The first detection of a combustible gas in the blood was made in 1894 by Haldane (1). This gas was supposed by de Saint Martin and Nicloux to be carbon monoxide (2,3). Nicloux and others attempted to show that CO was formed in the body and first asserted that the origins of CO in the body arose via carbohydrate metabolism (4). The proof should have been the determination of the CO in inspired and expired air simultaneously, combined with measurement of carboxyhemoglobin (COHb) in the blood. Unfortunately, these measurements were not possible with the methods available before 1940. With the onset of the industrial revolution and the invention of the combustion engine, it became urgent to work out methods to measure and determine COHb because it was rapidly discerned that CO levels in the atmosphere were dangerous. It was discovered very early that the COHb levels in the blood reflected the CO concentration in the alveolar air determined using rebreathing techniques. It was not until 1949, however, that Sjorstrand and later Coburn discovered that endogenously produced CO arose from the degradation of hemoglobin released from senescing erythrocytes. CO measurements via COHb or by rebreathing techniques in the 1970s were used by clinicians to determine the life span of erythrocytes and the rate of heme turnover in their patients. Greater than 75% of CO produced in normal humans arises from erythrocyte turnover generated as a by-product of heme metabolism.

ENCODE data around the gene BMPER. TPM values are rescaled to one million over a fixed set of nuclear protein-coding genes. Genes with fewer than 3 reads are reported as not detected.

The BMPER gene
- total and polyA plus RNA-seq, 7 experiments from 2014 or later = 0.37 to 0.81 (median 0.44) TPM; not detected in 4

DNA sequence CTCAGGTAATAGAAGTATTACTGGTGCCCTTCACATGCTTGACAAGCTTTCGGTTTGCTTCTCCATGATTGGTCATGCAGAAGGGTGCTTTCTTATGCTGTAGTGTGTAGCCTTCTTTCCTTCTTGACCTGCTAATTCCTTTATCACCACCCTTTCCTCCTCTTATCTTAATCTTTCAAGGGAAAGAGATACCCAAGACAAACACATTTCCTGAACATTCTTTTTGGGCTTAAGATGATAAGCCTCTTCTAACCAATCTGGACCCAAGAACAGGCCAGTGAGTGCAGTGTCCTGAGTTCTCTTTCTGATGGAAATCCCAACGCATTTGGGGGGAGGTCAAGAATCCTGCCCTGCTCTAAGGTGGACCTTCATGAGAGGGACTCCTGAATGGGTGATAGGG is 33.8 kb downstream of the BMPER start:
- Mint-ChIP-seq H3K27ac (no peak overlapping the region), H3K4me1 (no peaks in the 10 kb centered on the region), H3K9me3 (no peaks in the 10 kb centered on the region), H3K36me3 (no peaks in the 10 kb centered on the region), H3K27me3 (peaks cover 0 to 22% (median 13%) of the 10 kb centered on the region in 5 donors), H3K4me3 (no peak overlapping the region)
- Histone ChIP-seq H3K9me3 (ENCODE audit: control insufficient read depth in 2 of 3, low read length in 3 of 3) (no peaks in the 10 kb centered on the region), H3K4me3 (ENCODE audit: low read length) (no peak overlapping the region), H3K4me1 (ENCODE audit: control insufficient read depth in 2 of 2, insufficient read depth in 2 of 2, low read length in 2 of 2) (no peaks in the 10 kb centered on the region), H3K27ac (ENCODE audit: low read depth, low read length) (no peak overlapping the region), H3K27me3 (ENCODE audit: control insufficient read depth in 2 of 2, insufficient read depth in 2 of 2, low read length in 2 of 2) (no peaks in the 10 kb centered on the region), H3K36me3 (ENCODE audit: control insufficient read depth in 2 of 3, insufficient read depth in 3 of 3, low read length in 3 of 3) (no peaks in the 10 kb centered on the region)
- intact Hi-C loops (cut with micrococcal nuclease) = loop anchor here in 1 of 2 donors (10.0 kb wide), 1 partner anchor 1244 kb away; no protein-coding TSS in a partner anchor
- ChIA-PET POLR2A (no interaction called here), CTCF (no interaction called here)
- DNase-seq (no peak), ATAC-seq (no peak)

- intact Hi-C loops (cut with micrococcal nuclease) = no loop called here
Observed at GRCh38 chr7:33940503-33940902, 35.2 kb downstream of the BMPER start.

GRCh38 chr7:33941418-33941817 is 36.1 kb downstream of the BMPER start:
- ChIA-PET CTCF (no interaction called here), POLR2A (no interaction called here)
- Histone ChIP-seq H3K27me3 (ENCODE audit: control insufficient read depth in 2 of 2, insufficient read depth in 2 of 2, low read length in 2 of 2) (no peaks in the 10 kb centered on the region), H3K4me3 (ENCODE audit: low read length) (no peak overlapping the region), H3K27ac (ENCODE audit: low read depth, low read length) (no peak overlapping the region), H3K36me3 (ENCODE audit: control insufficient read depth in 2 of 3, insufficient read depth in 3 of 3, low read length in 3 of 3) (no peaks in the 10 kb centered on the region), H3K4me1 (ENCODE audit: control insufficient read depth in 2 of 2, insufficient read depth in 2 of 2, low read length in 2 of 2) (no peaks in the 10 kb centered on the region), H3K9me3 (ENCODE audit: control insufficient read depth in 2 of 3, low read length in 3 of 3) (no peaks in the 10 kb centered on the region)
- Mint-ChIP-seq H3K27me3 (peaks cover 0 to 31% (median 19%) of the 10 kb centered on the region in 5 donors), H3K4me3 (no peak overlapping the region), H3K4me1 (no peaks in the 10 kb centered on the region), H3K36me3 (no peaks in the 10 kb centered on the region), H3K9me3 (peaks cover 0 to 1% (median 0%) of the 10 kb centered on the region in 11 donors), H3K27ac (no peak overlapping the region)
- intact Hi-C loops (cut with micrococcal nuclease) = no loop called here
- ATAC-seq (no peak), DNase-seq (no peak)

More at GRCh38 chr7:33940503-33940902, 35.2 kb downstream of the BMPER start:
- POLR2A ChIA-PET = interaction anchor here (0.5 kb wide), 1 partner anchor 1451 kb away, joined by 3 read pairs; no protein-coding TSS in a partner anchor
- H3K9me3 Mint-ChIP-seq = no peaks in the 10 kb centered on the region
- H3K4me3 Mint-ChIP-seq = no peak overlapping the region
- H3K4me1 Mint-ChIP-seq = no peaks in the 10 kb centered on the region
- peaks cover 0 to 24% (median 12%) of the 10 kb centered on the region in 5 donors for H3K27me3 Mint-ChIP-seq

|Original language||English (US)|
|Title of host publication||Disease Markers in Exhaled Breath|
|Number of pages||24|
|State||Published - Jan 1 2002|
ASJC Scopus subject areas